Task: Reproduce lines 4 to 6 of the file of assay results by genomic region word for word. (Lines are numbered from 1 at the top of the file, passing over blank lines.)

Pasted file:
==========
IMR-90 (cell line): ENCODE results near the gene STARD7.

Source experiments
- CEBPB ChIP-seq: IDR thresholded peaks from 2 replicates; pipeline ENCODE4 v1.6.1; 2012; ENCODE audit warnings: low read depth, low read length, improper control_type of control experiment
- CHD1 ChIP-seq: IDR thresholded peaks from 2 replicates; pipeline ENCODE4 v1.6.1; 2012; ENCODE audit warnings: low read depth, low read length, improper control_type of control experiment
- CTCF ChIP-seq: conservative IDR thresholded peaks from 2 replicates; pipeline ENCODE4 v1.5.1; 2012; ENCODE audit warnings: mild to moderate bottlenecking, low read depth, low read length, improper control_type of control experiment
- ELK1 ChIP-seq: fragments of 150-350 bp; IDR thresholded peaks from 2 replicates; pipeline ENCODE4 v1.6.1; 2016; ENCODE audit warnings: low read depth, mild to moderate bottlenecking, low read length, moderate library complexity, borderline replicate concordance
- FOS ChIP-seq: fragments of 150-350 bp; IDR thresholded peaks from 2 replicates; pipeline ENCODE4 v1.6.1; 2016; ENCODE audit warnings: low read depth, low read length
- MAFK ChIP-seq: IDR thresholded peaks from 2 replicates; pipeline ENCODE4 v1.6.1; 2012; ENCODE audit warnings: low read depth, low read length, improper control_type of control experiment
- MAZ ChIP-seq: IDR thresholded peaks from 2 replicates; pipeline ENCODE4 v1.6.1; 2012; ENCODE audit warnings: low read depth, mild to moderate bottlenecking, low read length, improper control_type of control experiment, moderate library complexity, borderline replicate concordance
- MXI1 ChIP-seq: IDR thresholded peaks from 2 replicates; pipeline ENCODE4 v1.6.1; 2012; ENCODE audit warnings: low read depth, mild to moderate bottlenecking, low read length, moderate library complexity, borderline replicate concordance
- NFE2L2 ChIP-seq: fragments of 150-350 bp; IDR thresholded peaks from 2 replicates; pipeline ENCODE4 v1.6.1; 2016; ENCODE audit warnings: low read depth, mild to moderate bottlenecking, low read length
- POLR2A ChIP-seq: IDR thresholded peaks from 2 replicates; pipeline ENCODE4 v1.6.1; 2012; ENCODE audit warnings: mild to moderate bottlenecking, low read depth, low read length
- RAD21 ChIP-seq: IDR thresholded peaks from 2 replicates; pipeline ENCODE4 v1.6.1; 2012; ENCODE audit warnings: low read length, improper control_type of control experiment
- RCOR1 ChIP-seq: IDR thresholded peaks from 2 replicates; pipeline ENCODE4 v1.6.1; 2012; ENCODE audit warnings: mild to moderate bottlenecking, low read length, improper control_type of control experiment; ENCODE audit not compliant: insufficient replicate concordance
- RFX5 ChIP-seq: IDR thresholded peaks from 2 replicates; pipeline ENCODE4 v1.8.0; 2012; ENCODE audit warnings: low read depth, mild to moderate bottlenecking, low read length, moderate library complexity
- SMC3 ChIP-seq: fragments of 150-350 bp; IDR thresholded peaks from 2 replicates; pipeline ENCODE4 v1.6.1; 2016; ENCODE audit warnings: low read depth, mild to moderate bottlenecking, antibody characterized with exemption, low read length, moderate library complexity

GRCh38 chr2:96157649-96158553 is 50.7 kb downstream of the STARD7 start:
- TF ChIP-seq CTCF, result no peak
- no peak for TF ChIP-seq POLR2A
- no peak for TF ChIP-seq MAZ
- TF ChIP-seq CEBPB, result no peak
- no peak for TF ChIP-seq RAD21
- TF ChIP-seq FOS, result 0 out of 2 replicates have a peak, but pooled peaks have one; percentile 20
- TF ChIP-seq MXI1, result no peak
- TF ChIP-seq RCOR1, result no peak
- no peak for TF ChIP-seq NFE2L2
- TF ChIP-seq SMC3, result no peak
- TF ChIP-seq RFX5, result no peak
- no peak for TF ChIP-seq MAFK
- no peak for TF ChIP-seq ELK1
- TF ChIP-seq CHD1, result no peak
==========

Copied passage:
- CHD1 ChIP-seq: IDR thresholded peaks from 2 replicates; pipeline ENCODE4 v1.6.1; 2012; ENCODE audit warnings: low read depth, low read length, improper control_type of control experiment
- CTCF ChIP-seq: conservative IDR thresholded peaks from 2 replicates; pipeline ENCODE4 v1.5.1; 2012; ENCODE audit warnings: mild to moderate bottlenecking, low read depth, low read length, improper control_type of control experiment
- ELK1 ChIP-seq: fragments of 150-350 bp; IDR thresholded peaks from 2 replicates; pipeline ENCODE4 v1.6.1; 2016; ENCODE audit warnings: low read depth, mild to moderate bottlenecking, low read length, moderate library complexity, borderline replicate concordance